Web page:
Facebook plans to end its controversial policy that mostly shields politicians from the content moderation rules that apply to other users, a sharp reversal that could have global ramifications for how elected officials use the social network.
The change, which Facebook is set to announce as soon as Friday, comes after the Oversight Board — an independent group funded by Facebook to review its thorniest content rulings — affirmed its decision to suspend former President Donald Trump but critiqued the special treatment it gives politicians, stating that the “same rules should apply to all users.” The board gave Facebook till June 5th to respond to its policy recommendations.
Facebook also plans to shed light on the secretive system of strikes it gives accounts for breaking its content rules, according to two people familiar with the changes. That will include letting users know when they’ve received a strike for violating its rules that could lead to suspension. BuzzFeed News and other outlets have previously reported on instances when Facebook employees intervened to keep political pages from being subject to harsh penalties under the strikes policy.
Zuckerberg previously said Facebook shouldn’t police speech by politicians
Facebook is also set to begin disclosing when it uses a special newsworthiness exemption to keep up content from politicians and others that would otherwise violate its rules.
A spokesperson for Facebook had no comment for this story.
The changes are notable for Facebook since it historically has taken a hands-off approach to what elected officials say on its service. Company executives, including CEO Mark Zuckerberg, have said that they shouldn’t be in the business of policing speech by politicians. They’ve argued that such speech is already the most scrutinized in the world, and that private companies shouldn’t censor what politicians say to their citizens.
For the past few years, Facebook has maintained a list of political accounts that aren’t subject to the same fact-checking or content moderation processes that apply to other users. In 2019, a group of employees asked for the list to be dissolved, citing internal research that showed people were especially likely to believe falsehoods if they were shared by an elected official, according to The Information.
The policy faced blowback over Trump and violent comments in India
That same year, Facebook’s vice president of global affairs, Nick Clegg, clarified the policy publicly, saying “we will treat speech from politicians as newsworthy content that should, as a general rule, be seen and heard.” Beyond expressly illegal content such as child pornography, Facebook would only take action against comments by politicians if they could credibly lead to physical harm or discourage voting.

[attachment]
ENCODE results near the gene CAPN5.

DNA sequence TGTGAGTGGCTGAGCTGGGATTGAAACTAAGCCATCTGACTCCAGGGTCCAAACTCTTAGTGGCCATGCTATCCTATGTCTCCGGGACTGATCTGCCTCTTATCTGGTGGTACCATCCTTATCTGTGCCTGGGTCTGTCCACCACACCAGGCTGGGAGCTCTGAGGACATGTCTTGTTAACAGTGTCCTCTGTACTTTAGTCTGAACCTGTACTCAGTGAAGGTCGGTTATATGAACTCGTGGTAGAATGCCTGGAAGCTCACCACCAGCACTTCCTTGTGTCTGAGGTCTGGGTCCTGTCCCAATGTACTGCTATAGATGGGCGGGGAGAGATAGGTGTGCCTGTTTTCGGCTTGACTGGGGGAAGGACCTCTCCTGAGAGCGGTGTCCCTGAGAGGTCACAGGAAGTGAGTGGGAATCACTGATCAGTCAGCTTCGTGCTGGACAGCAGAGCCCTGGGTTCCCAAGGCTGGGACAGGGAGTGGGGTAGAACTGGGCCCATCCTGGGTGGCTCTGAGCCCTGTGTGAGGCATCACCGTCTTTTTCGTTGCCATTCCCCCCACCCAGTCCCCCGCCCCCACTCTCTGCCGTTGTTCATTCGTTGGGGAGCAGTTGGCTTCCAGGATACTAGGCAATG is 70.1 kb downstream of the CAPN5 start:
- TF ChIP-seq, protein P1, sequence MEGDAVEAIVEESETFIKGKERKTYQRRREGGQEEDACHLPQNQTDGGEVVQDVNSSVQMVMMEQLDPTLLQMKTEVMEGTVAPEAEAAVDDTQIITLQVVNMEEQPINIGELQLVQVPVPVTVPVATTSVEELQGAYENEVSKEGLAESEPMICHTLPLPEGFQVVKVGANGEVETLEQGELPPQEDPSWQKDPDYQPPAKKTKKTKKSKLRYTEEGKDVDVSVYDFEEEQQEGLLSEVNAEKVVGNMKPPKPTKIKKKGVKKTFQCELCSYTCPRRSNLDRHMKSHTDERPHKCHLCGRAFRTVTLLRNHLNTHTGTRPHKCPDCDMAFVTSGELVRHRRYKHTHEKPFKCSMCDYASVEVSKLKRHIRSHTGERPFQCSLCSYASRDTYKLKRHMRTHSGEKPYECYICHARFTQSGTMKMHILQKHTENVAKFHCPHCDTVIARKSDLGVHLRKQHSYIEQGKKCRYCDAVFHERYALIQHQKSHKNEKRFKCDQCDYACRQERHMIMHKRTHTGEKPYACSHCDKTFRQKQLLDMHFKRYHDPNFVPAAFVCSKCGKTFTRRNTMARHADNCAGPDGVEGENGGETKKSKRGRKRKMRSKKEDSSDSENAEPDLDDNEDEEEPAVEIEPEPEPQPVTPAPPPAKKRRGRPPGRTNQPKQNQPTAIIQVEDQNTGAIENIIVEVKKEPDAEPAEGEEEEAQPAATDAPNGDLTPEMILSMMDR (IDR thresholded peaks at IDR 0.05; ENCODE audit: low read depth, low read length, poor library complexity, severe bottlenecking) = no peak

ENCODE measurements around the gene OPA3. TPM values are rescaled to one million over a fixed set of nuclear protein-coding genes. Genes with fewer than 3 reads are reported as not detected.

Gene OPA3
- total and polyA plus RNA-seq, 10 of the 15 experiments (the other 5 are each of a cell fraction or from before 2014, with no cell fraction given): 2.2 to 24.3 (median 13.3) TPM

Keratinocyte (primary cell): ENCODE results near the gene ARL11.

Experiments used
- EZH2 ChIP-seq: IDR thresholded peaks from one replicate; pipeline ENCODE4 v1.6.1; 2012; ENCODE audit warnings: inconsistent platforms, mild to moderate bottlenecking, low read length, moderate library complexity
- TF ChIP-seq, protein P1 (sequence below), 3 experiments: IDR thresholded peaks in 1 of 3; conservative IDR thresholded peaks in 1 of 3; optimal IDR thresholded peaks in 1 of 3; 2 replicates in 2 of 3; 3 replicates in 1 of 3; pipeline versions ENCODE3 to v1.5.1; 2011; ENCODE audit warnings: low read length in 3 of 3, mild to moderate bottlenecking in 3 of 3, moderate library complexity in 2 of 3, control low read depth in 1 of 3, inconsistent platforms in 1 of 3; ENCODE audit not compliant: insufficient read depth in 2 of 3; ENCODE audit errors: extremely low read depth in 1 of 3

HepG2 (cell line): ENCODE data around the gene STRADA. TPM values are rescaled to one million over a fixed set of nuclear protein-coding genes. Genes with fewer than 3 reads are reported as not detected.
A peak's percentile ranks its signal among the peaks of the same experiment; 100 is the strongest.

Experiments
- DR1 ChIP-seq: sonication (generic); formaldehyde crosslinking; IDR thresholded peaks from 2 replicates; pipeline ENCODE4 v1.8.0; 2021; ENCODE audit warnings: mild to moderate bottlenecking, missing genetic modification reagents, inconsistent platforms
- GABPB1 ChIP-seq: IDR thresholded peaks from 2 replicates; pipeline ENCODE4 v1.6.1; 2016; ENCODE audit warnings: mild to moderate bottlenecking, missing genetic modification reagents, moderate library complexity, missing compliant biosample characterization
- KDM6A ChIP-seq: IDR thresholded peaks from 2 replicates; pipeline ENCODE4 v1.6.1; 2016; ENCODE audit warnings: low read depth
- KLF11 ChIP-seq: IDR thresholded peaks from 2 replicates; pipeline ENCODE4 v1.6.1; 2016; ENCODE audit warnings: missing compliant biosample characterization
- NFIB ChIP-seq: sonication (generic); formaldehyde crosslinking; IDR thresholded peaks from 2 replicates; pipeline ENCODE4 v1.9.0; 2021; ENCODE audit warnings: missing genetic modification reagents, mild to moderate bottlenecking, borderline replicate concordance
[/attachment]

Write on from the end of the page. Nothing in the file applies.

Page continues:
Content from other sources that politicians share, such as news links or videos, has already been subject to fact-checking, a step that can greatly reduce the distribution of posts. Under Facebook’s new policies, posts made directly by politicians still won’t be subject to review by the company’s network of independent fact checkers. But they will for the first time be opened up to enforcement against more rules for things like bullying that Facebook’s moderators apply to other users.
The hands-off policy for political speech faced intense blowback when Trump used Facebook to stoke division after the murder of George Floyd and later praised his supporters as they attempted a violent insurrection at the US Capitol in January. And in India, Facebook’s largest country by users, the company has come under fire for not taking action against violent comments made by members of the ruling party. Under the new policy for politicians, Facebook could still use its newsworthiness exemption to leave up a post that would otherwise be taken down. But it will commit to disclosing when it does so.
After the January attack on the Capitol by Trump’s followers, Facebook indefinitely blocked his ability to post and referred the decision to the Oversight Board, a group of human rights experts it set up to make judgements on its policy enforcement. The board responded saying that Facebook was wrong to take special action on Trump’s account, since its public policies don’t explain when it can indefinitely block someone’s ability to post.
In its written response to Facebook on May 5th, the board called on the company to “address widespread confusion about how decisions relating to influential users are made.” Facebook was given 30 days to respond to the board’s recommendations and six months to complete its review of Trump’s account.